• Thank you very much for your response. That does clear some things up. I do have some follow up questions, if you don't mind. Let's say I use dnorm at 0. It's calculating the height of the curve at x=0. What does x represent here? Also, what does the height of the curve represent? Furthermore, if I add all the dbinom from x1 to x2, I would get the equivalent of pbinom of x2, right? Why is this not true for dnorm and pnorm? Is it because it's continuous? Again, thank you very much for the help. – iaskdumbstuff Mar 22 '18 at 22:10
• I meant so say that I took the sum of all dbinoms from 0 to x2, my apologies. – iaskdumbstuff Mar 22 '18 at 22:17

You could try to draw them for illustration:

• dnorm is a probability density function so the area under the curve (from $-\infty$ to $\infty$) is $1$ and the tails fall towards $0$. A normal density can be sometimes be above $1$ when the variance is below $\frac{1}{2\pi}$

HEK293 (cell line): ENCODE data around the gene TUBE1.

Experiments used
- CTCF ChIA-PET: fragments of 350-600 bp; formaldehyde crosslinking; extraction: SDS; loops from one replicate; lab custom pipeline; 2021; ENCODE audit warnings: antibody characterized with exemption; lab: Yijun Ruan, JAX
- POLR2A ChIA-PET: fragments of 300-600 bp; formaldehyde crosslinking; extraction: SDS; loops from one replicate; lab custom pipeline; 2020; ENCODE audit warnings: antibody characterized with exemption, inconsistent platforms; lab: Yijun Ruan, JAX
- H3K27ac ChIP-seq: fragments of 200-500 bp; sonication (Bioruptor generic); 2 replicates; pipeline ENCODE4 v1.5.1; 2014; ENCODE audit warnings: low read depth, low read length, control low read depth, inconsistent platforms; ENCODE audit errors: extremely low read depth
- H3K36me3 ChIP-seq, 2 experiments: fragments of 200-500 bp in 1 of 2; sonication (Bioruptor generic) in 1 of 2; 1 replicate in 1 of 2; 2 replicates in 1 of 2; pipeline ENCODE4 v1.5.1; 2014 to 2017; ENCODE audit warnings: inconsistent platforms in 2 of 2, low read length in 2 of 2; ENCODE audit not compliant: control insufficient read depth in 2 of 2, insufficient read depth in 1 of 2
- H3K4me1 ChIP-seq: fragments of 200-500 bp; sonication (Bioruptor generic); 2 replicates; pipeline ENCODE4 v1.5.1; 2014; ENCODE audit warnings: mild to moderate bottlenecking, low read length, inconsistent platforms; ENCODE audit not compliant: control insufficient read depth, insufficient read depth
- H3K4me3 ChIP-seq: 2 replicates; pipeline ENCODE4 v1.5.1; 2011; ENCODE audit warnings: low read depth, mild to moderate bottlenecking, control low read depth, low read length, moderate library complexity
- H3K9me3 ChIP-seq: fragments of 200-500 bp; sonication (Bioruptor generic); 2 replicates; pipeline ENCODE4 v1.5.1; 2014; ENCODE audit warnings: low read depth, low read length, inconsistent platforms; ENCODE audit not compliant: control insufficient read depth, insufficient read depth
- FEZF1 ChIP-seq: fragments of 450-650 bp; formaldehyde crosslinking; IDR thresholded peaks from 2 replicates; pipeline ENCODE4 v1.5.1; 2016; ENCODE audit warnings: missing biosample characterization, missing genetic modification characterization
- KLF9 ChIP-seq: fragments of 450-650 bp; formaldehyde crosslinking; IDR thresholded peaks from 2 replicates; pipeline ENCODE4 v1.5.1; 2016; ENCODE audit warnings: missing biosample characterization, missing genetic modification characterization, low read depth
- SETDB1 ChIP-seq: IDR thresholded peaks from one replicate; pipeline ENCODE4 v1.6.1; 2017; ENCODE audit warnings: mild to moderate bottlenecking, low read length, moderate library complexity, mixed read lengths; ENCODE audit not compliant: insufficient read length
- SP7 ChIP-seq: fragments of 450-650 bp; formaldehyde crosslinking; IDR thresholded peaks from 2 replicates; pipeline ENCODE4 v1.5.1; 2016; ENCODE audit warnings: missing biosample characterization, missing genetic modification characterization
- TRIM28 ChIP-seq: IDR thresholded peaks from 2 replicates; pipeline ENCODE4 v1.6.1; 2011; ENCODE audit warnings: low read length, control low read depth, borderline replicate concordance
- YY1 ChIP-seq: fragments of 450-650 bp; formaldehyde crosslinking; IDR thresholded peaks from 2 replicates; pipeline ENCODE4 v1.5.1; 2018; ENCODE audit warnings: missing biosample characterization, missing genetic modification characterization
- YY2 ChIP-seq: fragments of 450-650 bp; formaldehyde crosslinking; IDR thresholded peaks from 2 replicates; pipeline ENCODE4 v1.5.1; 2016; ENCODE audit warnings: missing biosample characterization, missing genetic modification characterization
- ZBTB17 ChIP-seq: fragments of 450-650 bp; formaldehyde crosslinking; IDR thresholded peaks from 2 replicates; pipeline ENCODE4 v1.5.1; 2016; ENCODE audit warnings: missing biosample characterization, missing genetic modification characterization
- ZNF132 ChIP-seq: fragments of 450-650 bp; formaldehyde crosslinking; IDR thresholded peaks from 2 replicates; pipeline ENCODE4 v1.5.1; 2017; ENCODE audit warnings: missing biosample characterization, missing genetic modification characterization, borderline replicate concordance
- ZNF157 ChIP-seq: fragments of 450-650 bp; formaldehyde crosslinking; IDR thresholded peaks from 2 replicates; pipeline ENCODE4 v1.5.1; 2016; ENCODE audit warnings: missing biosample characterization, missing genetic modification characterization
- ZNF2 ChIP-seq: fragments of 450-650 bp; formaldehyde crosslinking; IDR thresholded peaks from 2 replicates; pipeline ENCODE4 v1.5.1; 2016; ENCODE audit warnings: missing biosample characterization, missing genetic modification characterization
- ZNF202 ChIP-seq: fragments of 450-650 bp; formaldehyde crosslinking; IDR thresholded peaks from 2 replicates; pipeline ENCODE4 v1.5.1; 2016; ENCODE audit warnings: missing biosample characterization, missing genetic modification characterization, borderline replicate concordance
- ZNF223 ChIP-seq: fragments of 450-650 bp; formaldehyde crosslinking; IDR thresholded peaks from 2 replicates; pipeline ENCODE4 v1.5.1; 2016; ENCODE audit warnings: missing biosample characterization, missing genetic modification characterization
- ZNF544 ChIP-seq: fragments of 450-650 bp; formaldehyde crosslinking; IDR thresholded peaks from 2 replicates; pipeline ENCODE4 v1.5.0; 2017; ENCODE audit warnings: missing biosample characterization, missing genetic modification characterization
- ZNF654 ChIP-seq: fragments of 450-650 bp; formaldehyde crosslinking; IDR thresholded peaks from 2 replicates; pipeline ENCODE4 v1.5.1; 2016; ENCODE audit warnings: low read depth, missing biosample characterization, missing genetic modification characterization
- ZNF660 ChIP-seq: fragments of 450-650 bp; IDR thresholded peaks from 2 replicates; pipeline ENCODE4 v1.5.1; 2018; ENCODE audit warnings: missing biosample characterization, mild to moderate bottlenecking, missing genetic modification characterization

• dbinom is a probability mass function taking positive values only at discrete points and the sum of the probabilities is $1$. So none of the individual probabilities can exceed $1$

• pnorm is cumulative distribution function going from $0$ on the left to $1$ on the right. A normal distribution is continuous and so is its cumulative distribution function

• pbinom is cumulative distribution function going from $0$ on the left to $1$ on the right. A binomial distribution is discrete, so its cumulative distribution function jumps up in steps at the discrete values

The following takes a $N(2,\frac43)$ distribution and $Bin(6,\frac13)$ distribution for illustration since they have the same mean and variance